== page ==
Contact Information

The Next Hour Neuchâtel
Fbg de l’Hôpital 78
2000 Neuchâtel
SWITZERLAND

“A new generation of consumers is coming of age during a critical, sink-or-swim period for brands and retailers,” shared the Business of Fashion, examining a selection of brands from Nike to Louis Vuitton. It’s crunch time, and winning over the Tik-Toking, multi-hyphenate powers of Generation Z has never been more essential for brands in today’s market. What’s the solution? At IWC Schaffhausen, the answer is a simple one: transparency. 

In March this year, IWC clocked heads at the watch world’s version of the MET Gala, showcasing the best of the best watches and all-new timepieces. Taking a novel stance, IWC took their TOP GUN collection to the next level by engineering their color palette to develop a range of entirely new ceramic colors, partnering-up with the Pantone Color Institute.

“At the end of the day, we believe that it’s all about creating your own journey with a watch, and at your own pace, because it sits on your wrist the entire day — that’s your companion in life,” shares Franziska Gsell, CMO and Sustainability Committee Chair of the brand. As such, this companion needs to communicate with its wearer as clearly as possible, which is why IWC are making headway with their sustainable strategy; from gender representation to their ecological footprint. 

Combining precision engineering with extraordinary and timeless design and ethically sourced materials, The Next Hour caught up with Gsell to discuss how IWC is bringing the finest technology and unparalleled elegance to your wrist.

Scarlett Baker: What do you think watchmaking means to young people today? 

Franziska Gsell: I do hope that for young people, watchmaking is still first associated with craftsmanship because a watch is a lasting product and so much skilled work goes into it. If you think about a luxury timepiece or a mechanical watch today, there is no rational need for buying it other than the knowledge that this timepiece contains such heritage and fine engineering that it will surpass your own lifespan — if you treat it well, that watch will tick forever and may be passed on to the next generations. What is also important to know, not just for young people but anyone today is what goes into a product to ensure it is made responsibly. This is exactly what we try to do at IWC by opening up this conversation and offering a transparent window into the industry.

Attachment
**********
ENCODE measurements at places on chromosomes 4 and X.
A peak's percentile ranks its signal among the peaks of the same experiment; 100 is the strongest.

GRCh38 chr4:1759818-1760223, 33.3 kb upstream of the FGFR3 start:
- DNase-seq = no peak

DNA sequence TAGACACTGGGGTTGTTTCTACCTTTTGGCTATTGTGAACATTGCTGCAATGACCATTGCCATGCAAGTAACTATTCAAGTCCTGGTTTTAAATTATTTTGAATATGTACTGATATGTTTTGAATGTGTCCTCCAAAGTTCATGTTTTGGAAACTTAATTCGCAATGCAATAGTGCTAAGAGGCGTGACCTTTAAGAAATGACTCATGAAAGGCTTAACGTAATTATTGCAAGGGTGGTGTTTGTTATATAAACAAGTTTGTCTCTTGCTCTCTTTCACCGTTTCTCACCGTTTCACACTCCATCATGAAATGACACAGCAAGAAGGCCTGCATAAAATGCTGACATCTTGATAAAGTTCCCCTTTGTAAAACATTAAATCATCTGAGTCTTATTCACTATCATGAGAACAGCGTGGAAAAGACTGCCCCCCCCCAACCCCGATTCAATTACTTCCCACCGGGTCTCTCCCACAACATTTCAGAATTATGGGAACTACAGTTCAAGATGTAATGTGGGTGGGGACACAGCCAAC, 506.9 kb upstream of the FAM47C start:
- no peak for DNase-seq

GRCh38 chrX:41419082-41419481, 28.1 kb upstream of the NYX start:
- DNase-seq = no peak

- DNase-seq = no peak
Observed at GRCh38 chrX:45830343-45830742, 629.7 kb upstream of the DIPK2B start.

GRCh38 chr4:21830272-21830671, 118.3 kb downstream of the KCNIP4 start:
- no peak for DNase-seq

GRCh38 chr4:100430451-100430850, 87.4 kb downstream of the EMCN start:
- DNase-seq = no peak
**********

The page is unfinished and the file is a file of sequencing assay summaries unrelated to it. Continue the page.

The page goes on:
SB: To a watch novice, what do you think it is about IWC that stands apart from other watch brands right now?

FG: We call ourselves the “engineers of fine watchmaking” and this is exactly what we demonstrate in everything we do. We started making Pilot’s watches more than 85 years ago, and we have extensive experience and expertise in manufacturing precise, robust instruments for the cockpit. We have now taken our new TOP GUN collection to the next level by engineering colors: our creative specialists have drawn on a ground-breaking process to develop a range of entirely new ceramic colors, partnering-up with the Pantone Color Institute. The production of colored ceramic cases is a particularly demanding exercise which requires experience and unique formulas, but we wanted to add some fun and a touch of pop culture to our TOP GUN collection. At the end of the day, we believe that it’s all about creating your own journey with a watch, and at your own pace, because it sits on your wrist the entire day — that’s your companion in life.

SB: As someone who joined the industry very recently, I’ve learned lots of new names, but IWC was always a household one that I was familiar with, and one that even my friends with no knowledge of watches seem to know of. That means something! 

FG: That’s music to my ears!

SB: To me, the watch industry has always felt like a male-dominated world, something that people are really championing to change as of late. Have you seen a shift in the gender disparity of the industry since you first joined? 

FG: I do see a shift at IWC. We really try to understand why less women apply for certain open positions and are committed to encouraging them to apply for technical positions. Gender equality, diversity and inclusion are in general very important topics in our Sustainability Department. On a side note, it is really interesting to see that all the young talents who interview for a position at IWC have read our sustainability report — and they even have the right questions. I am very impressed by that. 

SB: What were your early introductions into the watch world? 

FG: I was born and raised in Schaffhausen, so I basically grew up with IWC. The company is part of the city’s history and culture, it is difficult to not get in touch with the watch world when you live there. 

SB: What does time mean to you today?

FG: That’s a very good question. And it’s not easy to answer. I think we all do not have enough time, or we hardly ever give ourselves enough time. Time has become very meaningful to me, and I do try to live in the present rather than the past, because that’s done — I prefer to talk about the future.

Share:

administrator

Scarlett is a writer, editor, and creative consultant specializing in art, fashion, culture and digital strategy. Drawing on her work from previous titles including Dazed, LOVE Magazine, The Perfect Magazine, AnOther and 1 Granary, as the Editor-in-Chief of The Next Hour, Scarlett is leading the editorial vision toward new territories providing an alternative lens of social commentary to recontextualize the world of watchmaking for the next generation.